Neil Hoyne, On Using Data to Win Customers’ Hearts

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What makes a successful data-driven company?

Today’s guest says that it has very little to do with the company’s ability to analyze massive data sets. Rather, what’s most important is identifying the right questions to ask, and then finding the simplest ways to answer these questions.

Neil Hoyne is the Chief Measurement Strategist at Google. He has led more than 2500 engagements with the world’s biggest advertisers and has generated billions of dollars in incremental revenue for these customers.

His new book is called Converted: The Data-Driven Way to Win Customers’ Hearts.

If you are wondering how a data professional at the top of his game is able to go to work every single morning with the ability to explore whatever he finds interesting that day, don’t miss my latest podcast episode with Neil.

Episode Details

Show Notes

What makes a successful data-driven company?

Today’s guest says that it has very little to do with the company’s ability to analyze massive data sets. Rather, what’s most important is identifying the right questions to ask, and then finding the simplest ways to answer these questions.

Neil Hoyne is the Chief Measurement Strategist at Google. He has led more than 2500 engagements with the world’s biggest advertisers and has generated billions of dollars in incremental revenue for these customers.

Even at that level of success for someone in his profession, however, Neil says that he goes to work every single morning with the ability to explore whatever he finds interesting that day. It once again comes down to a focus on solving difficult problems over aimlessly reading columns of data.

Further, it is vital to consider the human beings behind the numbers when interpreting any data, even more so when business decisions are made on the basis of those interpretations. Neil himself says: “We still have a lot to learn in business about how intuition and human behavior drives performance.”

Neil also shares how to have meaningful conversations with customers, particularly when that communication is taking place online. He prefaces this by explaining that “you certainly want data to support your decisions”; however, many companies “are incredibly fixated on the short-term” when looking at data.

Basically, they ask: “Did they buy or not?”

But what is missed with that narrow focus is the potential for nurturing a long-term relationship. The key is to approach data analysis with customer lifetime value in mind over immediate ROI.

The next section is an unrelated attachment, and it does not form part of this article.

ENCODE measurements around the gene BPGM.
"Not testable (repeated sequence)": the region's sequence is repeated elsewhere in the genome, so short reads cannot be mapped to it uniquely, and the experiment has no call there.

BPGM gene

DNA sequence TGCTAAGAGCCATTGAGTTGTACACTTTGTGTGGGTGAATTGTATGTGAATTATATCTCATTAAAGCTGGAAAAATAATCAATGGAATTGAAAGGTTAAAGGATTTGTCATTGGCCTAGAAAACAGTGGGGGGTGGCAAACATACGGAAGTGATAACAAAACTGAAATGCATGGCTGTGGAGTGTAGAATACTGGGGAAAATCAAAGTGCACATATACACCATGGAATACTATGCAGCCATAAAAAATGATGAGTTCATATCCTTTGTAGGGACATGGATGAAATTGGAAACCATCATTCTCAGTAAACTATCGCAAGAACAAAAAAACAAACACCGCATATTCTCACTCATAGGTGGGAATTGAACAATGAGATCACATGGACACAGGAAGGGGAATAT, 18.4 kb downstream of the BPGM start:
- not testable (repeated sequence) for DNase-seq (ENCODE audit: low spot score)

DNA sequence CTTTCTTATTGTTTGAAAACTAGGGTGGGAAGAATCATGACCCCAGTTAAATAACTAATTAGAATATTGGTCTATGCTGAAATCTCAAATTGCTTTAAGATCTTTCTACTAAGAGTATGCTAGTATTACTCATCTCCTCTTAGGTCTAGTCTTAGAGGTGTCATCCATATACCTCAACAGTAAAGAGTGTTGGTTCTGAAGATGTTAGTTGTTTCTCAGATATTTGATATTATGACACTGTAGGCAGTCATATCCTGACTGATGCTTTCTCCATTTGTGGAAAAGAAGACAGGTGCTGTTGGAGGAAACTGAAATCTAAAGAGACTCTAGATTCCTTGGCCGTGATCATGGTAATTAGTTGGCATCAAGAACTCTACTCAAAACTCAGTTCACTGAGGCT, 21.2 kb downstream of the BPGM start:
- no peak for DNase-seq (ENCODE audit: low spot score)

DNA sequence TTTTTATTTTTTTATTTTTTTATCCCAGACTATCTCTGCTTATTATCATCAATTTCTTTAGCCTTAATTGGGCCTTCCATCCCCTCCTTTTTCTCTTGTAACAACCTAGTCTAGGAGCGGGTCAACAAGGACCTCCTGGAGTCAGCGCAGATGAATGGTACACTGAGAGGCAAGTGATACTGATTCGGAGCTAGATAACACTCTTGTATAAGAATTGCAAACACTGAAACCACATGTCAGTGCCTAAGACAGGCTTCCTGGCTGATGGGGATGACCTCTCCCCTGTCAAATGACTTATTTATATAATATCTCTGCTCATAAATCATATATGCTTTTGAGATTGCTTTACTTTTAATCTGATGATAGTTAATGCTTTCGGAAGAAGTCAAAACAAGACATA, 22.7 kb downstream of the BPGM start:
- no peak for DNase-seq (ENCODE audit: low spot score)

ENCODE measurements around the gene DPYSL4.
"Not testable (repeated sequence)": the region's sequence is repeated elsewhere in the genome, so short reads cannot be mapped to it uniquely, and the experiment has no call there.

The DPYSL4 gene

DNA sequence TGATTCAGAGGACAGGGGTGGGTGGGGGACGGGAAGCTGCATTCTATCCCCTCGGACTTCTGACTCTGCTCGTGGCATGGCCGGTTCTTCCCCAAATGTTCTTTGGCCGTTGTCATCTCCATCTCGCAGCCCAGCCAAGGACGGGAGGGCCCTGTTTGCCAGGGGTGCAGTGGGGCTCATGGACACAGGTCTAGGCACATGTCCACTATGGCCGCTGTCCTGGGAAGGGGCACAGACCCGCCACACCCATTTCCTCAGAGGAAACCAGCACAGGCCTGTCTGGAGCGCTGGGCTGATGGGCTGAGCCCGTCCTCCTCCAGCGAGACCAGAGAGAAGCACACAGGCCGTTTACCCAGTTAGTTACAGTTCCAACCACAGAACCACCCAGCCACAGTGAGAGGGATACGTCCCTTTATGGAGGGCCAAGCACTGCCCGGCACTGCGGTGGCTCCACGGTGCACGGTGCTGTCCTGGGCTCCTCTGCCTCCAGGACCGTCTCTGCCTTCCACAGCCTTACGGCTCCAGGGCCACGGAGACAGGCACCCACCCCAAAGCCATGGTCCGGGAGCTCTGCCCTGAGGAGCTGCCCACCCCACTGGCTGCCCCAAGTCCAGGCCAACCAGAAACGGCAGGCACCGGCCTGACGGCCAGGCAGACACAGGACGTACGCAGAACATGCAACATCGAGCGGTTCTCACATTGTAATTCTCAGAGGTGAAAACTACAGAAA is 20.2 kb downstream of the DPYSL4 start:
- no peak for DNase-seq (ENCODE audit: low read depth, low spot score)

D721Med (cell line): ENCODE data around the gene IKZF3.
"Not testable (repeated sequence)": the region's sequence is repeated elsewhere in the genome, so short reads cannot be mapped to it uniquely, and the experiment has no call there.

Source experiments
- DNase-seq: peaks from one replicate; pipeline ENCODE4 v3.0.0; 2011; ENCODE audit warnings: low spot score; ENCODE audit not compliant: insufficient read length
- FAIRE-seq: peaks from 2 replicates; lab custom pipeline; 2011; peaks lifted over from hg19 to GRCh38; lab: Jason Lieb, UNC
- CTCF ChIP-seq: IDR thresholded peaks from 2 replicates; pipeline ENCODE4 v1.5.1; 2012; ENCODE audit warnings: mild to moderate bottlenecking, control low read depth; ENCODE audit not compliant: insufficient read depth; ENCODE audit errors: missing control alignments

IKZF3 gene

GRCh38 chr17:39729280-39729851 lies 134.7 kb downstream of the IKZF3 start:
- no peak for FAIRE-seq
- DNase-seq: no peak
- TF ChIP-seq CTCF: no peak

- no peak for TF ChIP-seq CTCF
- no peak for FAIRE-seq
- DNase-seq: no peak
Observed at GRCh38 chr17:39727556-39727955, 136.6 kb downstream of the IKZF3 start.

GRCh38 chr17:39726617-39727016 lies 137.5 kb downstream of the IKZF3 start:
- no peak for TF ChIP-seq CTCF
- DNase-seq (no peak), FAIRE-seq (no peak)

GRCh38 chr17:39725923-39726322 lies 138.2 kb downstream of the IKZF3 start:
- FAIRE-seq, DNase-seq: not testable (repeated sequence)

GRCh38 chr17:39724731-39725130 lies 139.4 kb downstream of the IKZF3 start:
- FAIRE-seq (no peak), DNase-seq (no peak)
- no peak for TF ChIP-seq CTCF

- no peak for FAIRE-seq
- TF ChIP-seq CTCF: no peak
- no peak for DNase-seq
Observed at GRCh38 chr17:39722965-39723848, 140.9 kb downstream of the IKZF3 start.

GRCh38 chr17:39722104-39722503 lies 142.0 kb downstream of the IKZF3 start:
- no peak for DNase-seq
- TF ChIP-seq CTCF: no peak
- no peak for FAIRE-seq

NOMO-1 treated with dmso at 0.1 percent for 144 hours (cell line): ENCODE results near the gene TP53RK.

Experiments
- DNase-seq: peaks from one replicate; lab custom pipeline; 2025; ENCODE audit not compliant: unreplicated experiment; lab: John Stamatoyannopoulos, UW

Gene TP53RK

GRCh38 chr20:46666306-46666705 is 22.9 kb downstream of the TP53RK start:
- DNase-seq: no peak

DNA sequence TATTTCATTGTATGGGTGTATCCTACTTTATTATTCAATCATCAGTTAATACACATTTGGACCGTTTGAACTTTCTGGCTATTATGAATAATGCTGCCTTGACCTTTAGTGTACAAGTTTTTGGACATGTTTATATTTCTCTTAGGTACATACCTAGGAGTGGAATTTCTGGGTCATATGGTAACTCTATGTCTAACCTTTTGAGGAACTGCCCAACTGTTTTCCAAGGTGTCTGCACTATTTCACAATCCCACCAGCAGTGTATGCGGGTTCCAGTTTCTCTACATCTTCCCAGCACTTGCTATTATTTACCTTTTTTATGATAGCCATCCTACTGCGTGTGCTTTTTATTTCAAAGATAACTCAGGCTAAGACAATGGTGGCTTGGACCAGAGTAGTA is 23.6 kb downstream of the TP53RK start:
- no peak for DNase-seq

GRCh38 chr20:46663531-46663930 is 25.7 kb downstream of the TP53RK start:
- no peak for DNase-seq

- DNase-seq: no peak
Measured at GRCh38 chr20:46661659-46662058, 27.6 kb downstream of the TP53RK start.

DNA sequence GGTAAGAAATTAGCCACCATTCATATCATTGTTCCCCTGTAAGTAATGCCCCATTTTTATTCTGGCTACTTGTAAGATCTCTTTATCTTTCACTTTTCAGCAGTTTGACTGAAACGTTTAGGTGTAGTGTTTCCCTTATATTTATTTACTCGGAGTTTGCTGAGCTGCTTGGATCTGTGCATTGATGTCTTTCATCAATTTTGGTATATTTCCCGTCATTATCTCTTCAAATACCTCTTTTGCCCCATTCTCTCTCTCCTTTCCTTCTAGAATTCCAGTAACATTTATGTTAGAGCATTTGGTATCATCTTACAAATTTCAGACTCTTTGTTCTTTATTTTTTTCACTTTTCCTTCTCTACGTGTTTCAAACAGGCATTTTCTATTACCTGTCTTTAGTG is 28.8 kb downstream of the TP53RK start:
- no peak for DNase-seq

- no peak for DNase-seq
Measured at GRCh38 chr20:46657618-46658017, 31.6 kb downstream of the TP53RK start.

Ultimately, Neil attributes his success in the data analytics space to his being able to bridge the interpretation of raw data with a deep understanding and appreciation for behavioral economics.

Says Neil: “If you’re going to be successful, you need a head as well as a heart. The ‘head’ is the data and analytics, but it’s not going to be the complete story. But on the other hand, if you’re leaning on, ‘This is just how I feel about a problem,’ you’re going to be missing out because there are times in which your intuition is going to be challenged.”


My guest today is Neil Hoyne. Neil is the chief measurement strategist at Google. He’s led more than 2,500 engagements with the world’s biggest advertisers and helped them add millions of customers and generate billions in incremental revenue. His new book is “Converted, The Data Driven Way to Win Customer’s Hearts”  And I’m just really excited to welcome you, Neil.

Neil Hoyne (00:01:11):

Amanda, thank you so much for having me <laugh>

Amanda Setili  (00:01:15):

So I am curious because you have such a fascinating job. And when we were talking earlier, I think you said something to me that I don’t hear very many people at your level saying, which is you get to work on what you think is interesting. Is that really true?

Neil Hoyne (00:01:30):

That’s the best way that I explain it. You know, you often get those questions from friends and family members to say, what does a, what does a data guy do? And data by its nature puts people asleep. It it’s just even people that love data to really difficult, to get people excited about spreadsheets. And I often comment to analysts when they are beginning their career, that if you reduce your career down to simply looking at columns of data at, you know, cloud systems and big data platforms, you lose the larger picture, which is what are the questions you’re actually most interested in answering. And so I think that what Google’s been able to do and what I think successful data driven companies able to do is to scope people’s responsibilities, not necessarily within, we want you to analyze arbitrary sets of data, but more from a research role to say, here are difficult problems we’d like to solve. And it just so happens at that difficult problem intersection of, of understanding consumer behavior of customer relationships just kind of fits into that area of things that I’m also really curious to study,

Amanda Setili  (00:02:34):

Right? Yeah. I, I love data. But I find that not everyone shares my love <laugh> but asking good questions is super important. And it’s so great that you start that process early when people join the company of the question is way more important than getting the right answer to the wrong question.